Vertebrobasilar artery dolichoectasia manifesting as Millard-Gubler syndrome in a young acute ischemic stroke

January 28, 2022 Nephrology & Neurology No Comments

Introduction: Vertebrobasilar dolichoectasia (VBD) is an arterial disease characterized by
dilatation, elongation, and tortuosity of the vertebral and basilar arteries. VBD can generate
intracranial hemorrhage, compression of the brainstem, and ischemic stroke as the most
common presentation. Millard-Gubler syndrome (MGS) is a pontine-crossed syndrome
affecting the pons at the level of the facial nerve nucleus. We present an unusual case of
posterior circulation ischemic stroke presenting as MGS due to VBD.
Observation: A 50-year-old man, with a medical history of high blood pressure, was
hospitalized after 20 hours of transient dizziness, left facial numbness, and diplopia. On
examination, he had a right hemiparesis with right Babinski. Deep tendon reflexes were
present. Cranial nerves examination showed left abducens paresis with left peripheral facial
nerve palsy. Cranial computed tomography (CT) imaging showed left pontine infarct with
dilated basilar artery. Brain MRI showed a tortuous and dilated vertebrobasilar system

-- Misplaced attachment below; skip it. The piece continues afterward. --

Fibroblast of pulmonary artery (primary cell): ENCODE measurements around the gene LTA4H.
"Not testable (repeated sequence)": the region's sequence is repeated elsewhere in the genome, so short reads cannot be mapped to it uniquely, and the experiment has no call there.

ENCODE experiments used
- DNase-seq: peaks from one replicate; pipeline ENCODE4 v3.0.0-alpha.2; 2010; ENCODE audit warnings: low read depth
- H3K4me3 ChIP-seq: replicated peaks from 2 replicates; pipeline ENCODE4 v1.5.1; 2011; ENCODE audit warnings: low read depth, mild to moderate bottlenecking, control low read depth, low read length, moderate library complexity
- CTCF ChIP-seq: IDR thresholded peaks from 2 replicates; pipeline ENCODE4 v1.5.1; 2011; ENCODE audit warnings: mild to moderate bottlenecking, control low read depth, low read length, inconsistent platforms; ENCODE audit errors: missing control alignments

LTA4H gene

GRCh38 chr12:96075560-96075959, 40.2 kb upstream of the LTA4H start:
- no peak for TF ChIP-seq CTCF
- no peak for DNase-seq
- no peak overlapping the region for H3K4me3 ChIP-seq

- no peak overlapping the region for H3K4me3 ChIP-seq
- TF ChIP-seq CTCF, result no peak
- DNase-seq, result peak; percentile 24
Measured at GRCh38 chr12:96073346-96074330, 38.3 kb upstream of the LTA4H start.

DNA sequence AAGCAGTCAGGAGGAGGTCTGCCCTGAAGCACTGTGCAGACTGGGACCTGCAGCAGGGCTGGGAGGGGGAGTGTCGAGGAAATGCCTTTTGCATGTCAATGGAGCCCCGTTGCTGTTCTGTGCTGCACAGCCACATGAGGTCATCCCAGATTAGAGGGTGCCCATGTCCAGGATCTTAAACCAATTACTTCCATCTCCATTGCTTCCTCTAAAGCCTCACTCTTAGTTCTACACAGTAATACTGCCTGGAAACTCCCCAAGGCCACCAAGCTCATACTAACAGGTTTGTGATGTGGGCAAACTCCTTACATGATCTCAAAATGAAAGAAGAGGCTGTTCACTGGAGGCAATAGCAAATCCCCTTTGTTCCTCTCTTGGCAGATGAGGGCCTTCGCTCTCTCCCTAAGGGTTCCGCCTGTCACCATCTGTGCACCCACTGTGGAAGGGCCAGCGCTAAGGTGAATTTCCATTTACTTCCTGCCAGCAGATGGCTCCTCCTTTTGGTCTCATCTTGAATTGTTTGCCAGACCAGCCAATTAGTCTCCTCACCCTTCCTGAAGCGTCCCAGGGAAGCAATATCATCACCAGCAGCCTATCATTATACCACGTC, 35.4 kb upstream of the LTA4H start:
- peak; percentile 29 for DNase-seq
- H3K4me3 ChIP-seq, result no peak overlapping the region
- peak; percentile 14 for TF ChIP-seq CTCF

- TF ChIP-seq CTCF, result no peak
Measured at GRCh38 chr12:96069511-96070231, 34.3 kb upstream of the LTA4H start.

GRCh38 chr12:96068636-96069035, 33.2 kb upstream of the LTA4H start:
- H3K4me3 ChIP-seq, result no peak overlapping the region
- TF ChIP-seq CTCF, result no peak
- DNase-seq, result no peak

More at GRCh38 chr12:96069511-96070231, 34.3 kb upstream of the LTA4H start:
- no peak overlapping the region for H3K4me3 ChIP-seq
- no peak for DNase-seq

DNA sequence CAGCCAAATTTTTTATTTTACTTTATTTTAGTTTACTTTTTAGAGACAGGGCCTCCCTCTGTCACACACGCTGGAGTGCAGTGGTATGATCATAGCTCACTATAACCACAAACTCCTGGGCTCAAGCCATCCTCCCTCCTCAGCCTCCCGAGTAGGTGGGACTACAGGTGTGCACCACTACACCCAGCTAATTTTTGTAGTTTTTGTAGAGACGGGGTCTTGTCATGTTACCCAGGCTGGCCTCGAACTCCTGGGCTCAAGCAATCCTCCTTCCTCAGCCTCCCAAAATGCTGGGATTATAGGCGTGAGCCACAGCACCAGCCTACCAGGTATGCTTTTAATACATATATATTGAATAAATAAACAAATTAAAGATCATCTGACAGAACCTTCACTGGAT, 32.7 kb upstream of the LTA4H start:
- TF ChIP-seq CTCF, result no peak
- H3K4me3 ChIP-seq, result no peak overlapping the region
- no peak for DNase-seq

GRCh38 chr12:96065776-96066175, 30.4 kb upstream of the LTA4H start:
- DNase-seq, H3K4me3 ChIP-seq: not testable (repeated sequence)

touching the left acoustico-facial complex nerves with a high signal intensity involving the
left anterolateral pons with a small right cerebellar hemorrhage. Paraclinical tests showed
high blood total cholesterol and bilateral carotid artery atherosclerosis without stenosis. The
patient received aspirin, atorvastatin with anti-hypertensive agents. Two weeks after his
admission, there was a resolution of the left abducens nerve paresis with mild residual left
peripheral facial paresis and left hemiparesis.
Discussion: VBD is a complex arteriopathy with unknown etiology. Clinical symptoms
in patients with VBD are various including brainstem and cranial nerve compression,
intracranial hemorrhage, and ischemic stroke. MGS is an uncommon pontine-crossed
syndrome occurring due to a lesion in the pons at the level of the facial nerve nucleus. MGS
can be caused by brainstem tumor, cavernous angioma, neurocysticercosis, and cerebral
infarction. The coexistence of MGS and VBD is rarer.
Conclusion: Our case provides evidence that VBD may be presented as MGS secondary
to a posterior circulation ischemic stroke. Therapeutic management of patients with VBD
requires a careful balancing of the benefits and risks.

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